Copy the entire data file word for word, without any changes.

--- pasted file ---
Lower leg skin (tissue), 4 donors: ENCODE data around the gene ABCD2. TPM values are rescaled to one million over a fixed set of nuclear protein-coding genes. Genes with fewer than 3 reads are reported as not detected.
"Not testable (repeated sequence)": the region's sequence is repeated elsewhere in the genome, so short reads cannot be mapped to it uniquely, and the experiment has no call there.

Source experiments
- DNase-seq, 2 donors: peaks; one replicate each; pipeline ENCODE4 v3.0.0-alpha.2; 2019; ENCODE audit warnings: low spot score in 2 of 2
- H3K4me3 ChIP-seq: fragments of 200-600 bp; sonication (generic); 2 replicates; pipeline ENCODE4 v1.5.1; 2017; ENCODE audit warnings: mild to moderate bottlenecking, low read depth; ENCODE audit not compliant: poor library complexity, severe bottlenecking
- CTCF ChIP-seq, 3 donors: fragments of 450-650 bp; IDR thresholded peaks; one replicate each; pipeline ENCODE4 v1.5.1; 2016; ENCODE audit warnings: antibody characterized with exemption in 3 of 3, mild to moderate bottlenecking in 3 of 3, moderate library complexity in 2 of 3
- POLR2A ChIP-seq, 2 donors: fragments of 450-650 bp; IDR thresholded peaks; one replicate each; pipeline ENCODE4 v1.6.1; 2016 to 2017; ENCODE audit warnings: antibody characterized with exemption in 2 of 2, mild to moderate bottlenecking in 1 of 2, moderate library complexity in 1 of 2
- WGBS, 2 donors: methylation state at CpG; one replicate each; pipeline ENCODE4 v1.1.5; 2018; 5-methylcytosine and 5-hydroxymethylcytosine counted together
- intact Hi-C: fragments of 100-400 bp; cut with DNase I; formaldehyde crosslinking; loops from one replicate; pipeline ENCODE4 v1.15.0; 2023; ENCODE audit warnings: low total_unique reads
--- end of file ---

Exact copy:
Lower leg skin (tissue), 4 donors: ENCODE data around the gene ABCD2. TPM values are rescaled to one million over a fixed set of nuclear protein-coding genes. Genes with fewer than 3 reads are reported as not detected.
"Not testable (repeated sequence)": the region's sequence is repeated elsewhere in the genome, so short reads cannot be mapped to it uniquely, and the experiment has no call there.

Source experiments
- DNase-seq, 2 donors: peaks; one replicate each; pipeline ENCODE4 v3.0.0-alpha.2; 2019; ENCODE audit warnings: low spot score in 2 of 2
- H3K4me3 ChIP-seq: fragments of 200-600 bp; sonication (generic); 2 replicates; pipeline ENCODE4 v1.5.1; 2017; ENCODE audit warnings: mild to moderate bottlenecking, low read depth; ENCODE audit not compliant: poor library complexity, severe bottlenecking
- CTCF ChIP-seq, 3 donors: fragments of 450-650 bp; IDR thresholded peaks; one replicate each; pipeline ENCODE4 v1.5.1; 2016; ENCODE audit warnings: antibody characterized with exemption in 3 of 3, mild to moderate bottlenecking in 3 of 3, moderate library complexity in 2 of 3
- POLR2A ChIP-seq, 2 donors: fragments of 450-650 bp; IDR thresholded peaks; one replicate each; pipeline ENCODE4 v1.6.1; 2016 to 2017; ENCODE audit warnings: antibody characterized with exemption in 2 of 2, mild to moderate bottlenecking in 1 of 2, moderate library complexity in 1 of 2
- WGBS, 2 donors: methylation state at CpG; one replicate each; pipeline ENCODE4 v1.1.5; 2018; 5-methylcytosine and 5-hydroxymethylcytosine counted together
- intact Hi-C: fragments of 100-400 bp; cut with DNase I; formaldehyde crosslinking; loops from one replicate; pipeline ENCODE4 v1.15.0; 2023; ENCODE audit warnings: low total_unique reads